An Israeli government minister has been widely condemned for saying gay conversion therapy works, with Prime Minister Benjamin Netenyahu calling his remarks “unacceptable”.
Education minister Rafi Peretz, who is also a rabbi, told the country’s Channel 12 TV station: “I think that it is possible to convert [someone’s sexual orientation].
“I can tell you that I have a deep knowledge of education, and I have done it too,” he said.
Discussing a student who approached him and told him he was gay, Mr Peretz said he hugged him, was kind to him and sought to help him “understand himself well and then decide on his own”.
The politician added: “The goal is that first of all he gets to know himself better and then he can decide.”
Mr Netanyahu later issued a strong statement saying he had personally spoken with Mr Peretz to convey his anger.
“The remarks of the minister of education regarding the LGBT community are unacceptable and do not reflect the position of the government under my leadership,” he said.
The Israeli educational system, he said, “will continue to accept all Jewish children whoever they are and without any difference based on sexual orientation”.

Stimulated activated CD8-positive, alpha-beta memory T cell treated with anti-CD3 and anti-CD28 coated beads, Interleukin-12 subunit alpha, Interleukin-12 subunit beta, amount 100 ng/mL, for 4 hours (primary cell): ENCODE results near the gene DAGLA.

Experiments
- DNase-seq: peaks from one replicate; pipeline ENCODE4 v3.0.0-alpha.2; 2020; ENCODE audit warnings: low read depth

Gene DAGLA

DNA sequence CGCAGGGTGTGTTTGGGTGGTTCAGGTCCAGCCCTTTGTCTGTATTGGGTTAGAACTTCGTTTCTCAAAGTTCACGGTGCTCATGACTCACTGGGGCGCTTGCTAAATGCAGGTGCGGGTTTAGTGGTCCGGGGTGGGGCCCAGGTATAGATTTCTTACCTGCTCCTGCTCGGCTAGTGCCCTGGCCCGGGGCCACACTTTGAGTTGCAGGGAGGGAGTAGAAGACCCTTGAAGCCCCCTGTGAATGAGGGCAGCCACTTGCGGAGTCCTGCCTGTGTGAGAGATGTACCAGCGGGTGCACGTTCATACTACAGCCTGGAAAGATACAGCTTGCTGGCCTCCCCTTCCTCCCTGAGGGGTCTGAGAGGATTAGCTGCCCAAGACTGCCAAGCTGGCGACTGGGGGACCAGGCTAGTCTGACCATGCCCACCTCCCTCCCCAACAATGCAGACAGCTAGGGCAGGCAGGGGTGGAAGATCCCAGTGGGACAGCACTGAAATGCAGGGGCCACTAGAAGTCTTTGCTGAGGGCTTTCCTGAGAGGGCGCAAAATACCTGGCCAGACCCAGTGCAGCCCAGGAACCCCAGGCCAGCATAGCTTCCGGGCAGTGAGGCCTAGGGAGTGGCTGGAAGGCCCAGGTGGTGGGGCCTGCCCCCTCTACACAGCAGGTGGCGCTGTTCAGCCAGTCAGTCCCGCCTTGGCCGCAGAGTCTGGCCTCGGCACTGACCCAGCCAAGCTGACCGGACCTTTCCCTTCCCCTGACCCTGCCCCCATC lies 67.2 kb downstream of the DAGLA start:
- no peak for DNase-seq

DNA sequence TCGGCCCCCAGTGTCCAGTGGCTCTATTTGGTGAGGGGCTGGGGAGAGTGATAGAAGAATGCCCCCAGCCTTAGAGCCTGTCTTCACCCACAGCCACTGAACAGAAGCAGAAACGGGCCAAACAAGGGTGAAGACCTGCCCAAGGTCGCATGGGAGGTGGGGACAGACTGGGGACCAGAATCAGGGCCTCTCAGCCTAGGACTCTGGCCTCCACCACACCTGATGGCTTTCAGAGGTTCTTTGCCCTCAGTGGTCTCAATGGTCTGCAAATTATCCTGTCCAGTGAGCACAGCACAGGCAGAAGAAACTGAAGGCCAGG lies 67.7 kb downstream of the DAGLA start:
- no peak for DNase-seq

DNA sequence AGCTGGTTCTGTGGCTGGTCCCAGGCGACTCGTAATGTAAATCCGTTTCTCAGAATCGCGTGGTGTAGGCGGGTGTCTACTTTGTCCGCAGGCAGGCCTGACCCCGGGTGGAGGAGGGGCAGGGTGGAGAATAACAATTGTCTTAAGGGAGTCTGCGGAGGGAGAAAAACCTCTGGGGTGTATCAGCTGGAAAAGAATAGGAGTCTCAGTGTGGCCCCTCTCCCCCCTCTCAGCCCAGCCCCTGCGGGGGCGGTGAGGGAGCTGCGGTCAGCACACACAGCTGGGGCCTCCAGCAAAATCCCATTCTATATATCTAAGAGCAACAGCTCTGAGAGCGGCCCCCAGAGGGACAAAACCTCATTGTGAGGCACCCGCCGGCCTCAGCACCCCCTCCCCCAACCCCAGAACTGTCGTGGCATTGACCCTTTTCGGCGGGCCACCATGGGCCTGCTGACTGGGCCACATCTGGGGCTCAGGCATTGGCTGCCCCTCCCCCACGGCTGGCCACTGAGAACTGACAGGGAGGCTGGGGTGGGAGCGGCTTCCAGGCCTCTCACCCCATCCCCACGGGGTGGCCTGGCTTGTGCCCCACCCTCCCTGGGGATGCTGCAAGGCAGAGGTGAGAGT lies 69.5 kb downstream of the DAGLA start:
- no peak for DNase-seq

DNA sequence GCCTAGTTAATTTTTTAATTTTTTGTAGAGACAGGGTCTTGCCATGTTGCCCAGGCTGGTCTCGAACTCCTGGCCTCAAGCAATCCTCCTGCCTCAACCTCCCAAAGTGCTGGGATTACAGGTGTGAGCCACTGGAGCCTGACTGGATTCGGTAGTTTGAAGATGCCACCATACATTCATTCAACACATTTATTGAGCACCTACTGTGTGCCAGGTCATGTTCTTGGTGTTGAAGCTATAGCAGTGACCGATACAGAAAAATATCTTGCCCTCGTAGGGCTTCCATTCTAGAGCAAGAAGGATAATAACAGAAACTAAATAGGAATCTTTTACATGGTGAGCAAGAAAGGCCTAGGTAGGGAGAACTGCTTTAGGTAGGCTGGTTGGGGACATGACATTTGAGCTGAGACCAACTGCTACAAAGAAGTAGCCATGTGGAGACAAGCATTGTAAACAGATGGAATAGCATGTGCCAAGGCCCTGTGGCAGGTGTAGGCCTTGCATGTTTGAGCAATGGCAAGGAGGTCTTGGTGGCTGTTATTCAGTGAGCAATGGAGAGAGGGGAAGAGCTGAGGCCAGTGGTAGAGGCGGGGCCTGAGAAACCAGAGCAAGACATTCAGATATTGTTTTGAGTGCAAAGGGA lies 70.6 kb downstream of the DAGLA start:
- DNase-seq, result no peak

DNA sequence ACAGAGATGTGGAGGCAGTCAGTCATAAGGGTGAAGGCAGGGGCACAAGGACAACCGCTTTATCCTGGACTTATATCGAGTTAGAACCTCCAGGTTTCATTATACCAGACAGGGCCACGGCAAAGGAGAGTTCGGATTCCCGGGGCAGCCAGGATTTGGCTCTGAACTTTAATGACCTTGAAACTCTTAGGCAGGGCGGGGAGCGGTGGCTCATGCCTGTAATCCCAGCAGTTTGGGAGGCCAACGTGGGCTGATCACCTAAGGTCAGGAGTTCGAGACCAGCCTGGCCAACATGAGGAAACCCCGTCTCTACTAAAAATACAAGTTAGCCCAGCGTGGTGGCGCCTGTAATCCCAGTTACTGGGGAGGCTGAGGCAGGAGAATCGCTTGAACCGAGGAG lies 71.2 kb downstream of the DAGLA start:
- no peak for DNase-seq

Mr Peretz released a clarification statement two hours after his interview aired, stressing he had not said anyone should send their child to conversion therapy.
Israel’s justice minister Amir Ohana, said it did not go far enough, warning that the therapies were harmful and “could cause youths pain and suffering to the point of suicide”.
Nitzan Horowitz, leader of the left-wing Meretz party, echoed Mr Ohana’s comments as he said gay conversion therapy was a dangerous practice which caused extremely severe circumstances for young people, including suicide.
Israel’s LGBT Task Force, the Aguda, demanded Mr Peretz resign.
Gay conversion therapy, which attempts to change an individual’s sexual orientation through psychological, spiritual and sometimes physical means, has been widely discredited around the world, including by Israel’s health ministry.
The UK government announced such therapies would be banned as part of plans to improve the lives of LGBTQ people.
Mr Peretz leads the Union of Right Wing Parties, a religious nationalist political party brought into the government by Mr Netenyahu after April’s elections.
The politician, a former chief rabbi of the Israeli military, sparked outrage last week when he said that the rate of intermarriage among US Jews was “like a second Holocaust”.